If you feel like the deluge of information on the net is like drinking from a fire hose, then you probably need an online aggregator as well as RSS feeds from your favourite sites. What are these you ask? Well, they are both valuable Web 2.0 tools that allow an individual to better manage the sheer volume of information that can stream towards them, and like other tools of the same genre, they can help an individual feel that they are more effectively and efficiently directing the internet flood of information. So as an example, how does one keep up with all those bloggers you want to keep a watch on, or how does one get warned of important news releases on a certain subject? One of the easiest ways I have managed is to subscribe to RSS feeds and tailor them to your needs. “So, reason number one to get your brain wrapped around RSS? You can read more content from more sources in less time.” (Richardson, 2010) Here’s a useful definition to help understand RSS:
In simplest terms, if a website has the orange icon pictured above then you can subscribe to feeds from the site through your aggregator. “The content comes to you instead of you going to get it, hence ‘Really Simple Syndication’.” (Richardson, 2010) Some call this a ‘push’ versus a ‘pull’ method of obtaining the information you want. So, aggregators are extremely handy tools because they do the ‘leg work’ of capturing the RSS feeds, the up to the minute changes from URL’s (web addresses) that you want to track and read. There are different types of aggregators and all help codify information in slightly different ways. As the list from Wikipedia below shows, there are ample types of aggregators available to select from:
Depending on your information needs, one may only use one or two aggregators though there are many to choose from. Here’s an example of what I mean:
The screen capture from this site www.popurl.com shows only a fraction of sites that are on the home page. Popurl gathers updates from a wide variety of social media sites ranging from Flickr to Google Blogs to the latest entertainment news sites and organizes them on one page for convenient viewing. You just click on the headline that you want and voila, you’re there. The net benefit to the user is that all the leg work is done for you, effectively and efficiently.
Personal Use of RSS:
The aggregator that I have the most experience with is Google Reader. I have used it since the summer of 2010 when I first learned how to follow bloggers for a previous course, Inquiry Learning. It was introduced to me after I asked the question, “how do I know when they post to their blogs?” I had never followed a blogger before and while I assumed there may be some way to do this, I certainly didn’t know that there was such a simple way to find out when an author (blogger) added something new, apart from going directly to their blog frequently. Since then, I have added bloggers for both professional and personal interest. Here’s how simple Google Reader works:
1. Sign up for a free Google account or simply login if you already have one,
3. Once you see the summaries in the “what’s new” column in the centre of the page, just click on the links and go directly to the author’s blog. (See red bubble above). Feeds can also be organized into folders depending on your needs or topics you wish to organize.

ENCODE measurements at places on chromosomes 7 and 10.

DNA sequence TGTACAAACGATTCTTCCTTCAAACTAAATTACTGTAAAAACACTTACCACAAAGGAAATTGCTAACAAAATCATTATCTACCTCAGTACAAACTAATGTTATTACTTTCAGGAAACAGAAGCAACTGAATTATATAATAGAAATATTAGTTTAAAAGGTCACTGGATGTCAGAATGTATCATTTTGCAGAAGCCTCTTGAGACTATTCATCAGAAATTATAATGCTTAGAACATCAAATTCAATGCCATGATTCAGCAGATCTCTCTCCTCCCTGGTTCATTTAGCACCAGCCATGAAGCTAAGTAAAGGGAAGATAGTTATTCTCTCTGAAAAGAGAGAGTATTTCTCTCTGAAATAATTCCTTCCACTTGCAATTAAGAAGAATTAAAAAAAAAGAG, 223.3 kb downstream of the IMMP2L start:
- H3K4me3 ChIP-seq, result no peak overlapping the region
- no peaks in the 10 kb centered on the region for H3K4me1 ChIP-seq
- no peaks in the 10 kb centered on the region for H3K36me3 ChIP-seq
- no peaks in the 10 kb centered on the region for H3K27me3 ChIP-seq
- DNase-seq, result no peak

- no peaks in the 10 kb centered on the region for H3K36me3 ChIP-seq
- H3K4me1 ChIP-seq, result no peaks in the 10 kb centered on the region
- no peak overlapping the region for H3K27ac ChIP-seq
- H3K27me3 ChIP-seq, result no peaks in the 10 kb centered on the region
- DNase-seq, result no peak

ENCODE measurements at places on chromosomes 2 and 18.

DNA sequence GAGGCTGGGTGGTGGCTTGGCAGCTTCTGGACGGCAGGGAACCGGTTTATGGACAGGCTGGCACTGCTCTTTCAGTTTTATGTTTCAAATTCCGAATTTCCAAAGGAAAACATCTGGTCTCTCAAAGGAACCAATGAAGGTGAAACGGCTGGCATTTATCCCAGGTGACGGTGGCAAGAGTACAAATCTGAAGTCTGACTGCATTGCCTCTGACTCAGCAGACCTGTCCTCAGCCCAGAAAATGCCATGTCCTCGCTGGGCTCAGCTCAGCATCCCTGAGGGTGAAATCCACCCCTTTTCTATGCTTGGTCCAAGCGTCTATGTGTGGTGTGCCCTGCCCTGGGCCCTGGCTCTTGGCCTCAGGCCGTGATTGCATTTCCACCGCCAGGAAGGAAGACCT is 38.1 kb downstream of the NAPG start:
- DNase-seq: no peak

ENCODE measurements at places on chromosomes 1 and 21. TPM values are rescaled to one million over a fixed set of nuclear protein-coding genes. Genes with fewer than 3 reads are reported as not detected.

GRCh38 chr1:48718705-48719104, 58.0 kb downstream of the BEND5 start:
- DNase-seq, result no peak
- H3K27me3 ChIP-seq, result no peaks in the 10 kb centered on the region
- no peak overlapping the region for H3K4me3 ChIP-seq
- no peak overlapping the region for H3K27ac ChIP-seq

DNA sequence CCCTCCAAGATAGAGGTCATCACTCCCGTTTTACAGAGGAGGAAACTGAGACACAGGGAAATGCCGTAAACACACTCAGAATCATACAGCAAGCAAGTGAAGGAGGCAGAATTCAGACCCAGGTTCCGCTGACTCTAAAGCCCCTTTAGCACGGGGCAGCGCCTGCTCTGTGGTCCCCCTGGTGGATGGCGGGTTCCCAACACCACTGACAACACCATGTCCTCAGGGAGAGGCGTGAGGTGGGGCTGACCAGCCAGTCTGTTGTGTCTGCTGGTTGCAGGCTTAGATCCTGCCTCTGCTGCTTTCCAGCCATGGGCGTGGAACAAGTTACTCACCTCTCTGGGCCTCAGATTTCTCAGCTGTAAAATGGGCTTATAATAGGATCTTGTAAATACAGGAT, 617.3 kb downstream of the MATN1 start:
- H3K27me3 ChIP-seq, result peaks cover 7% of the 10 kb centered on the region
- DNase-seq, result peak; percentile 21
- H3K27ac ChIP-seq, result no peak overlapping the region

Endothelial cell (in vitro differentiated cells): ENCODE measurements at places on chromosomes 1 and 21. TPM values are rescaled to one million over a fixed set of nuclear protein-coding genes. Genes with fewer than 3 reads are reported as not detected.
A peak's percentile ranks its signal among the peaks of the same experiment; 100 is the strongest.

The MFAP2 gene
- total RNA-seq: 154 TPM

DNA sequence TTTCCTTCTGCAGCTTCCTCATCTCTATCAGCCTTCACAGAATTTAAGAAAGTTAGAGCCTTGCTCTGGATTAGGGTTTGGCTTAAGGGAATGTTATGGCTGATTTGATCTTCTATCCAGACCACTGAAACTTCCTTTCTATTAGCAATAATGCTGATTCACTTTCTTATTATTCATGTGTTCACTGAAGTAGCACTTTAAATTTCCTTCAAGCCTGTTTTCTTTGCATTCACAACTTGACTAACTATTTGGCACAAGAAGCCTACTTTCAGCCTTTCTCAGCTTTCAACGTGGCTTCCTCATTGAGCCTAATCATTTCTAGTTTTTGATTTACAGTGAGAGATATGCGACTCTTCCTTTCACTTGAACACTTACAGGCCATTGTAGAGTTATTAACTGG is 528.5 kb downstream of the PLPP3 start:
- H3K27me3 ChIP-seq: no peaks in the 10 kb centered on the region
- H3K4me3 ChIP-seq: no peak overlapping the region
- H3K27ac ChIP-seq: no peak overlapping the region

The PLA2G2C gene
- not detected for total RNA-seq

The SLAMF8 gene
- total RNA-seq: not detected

As shown, managing your feeds and how you view them in Google Reader is reasonably straight forward. Note however that while the volume of information is aggregated more efficiently, the trick still remains opening your Reader account often enough to keep up with the traffic. From my experience, if you leave it for several days, you may find yourself with possibly hundreds of posts to catch up on. So getting into a routine and rhythm at a convenient time of the day, as I did discovering that first thing in the morning is best for me prior to my kids getting up (and thereby enjoying the silence of the morn), was a good habit for me to get into.
To further explore the benefits of RSS and aggregators, I also signed up for Bloglines because of its apparent ease of use and the many positive user references I came across. This site operates a little differently from Google Reader by presenting you with lists of sites you may want to receive feeds from as well as providing the option to add URL’s.
It seems to me that the preset feeds are from popular, probably often frequented sites, i.e. American news and entertainment. With Bloglines, one simply checks the box for the ones you want. Like Google Reader, creating an account merely requires an email address, username and password. Once you’re in, you select which sites you would like to receive feeds from and add your desired URLS’s and you’re redirecting the flow of information.
In my family, I was the first one using Google Reader. As I have become a huge fan of this organizing tool, I have encouraged my kids to create their own accounts, especially for school work. My husband eventually saw the value of the tool, and he too now employs it for helping him stay abreast of those blogs of significant interest to him. My children aren’t really following any bloggers as of yet, but they do routinely gather research for assignments. In short, tracking RSS feeds has become a standard internet mining tool for the whole family. My children do so much school work, and socializing, online now that a web aggregator makes sense for them to understand how best to access, organize and share online information.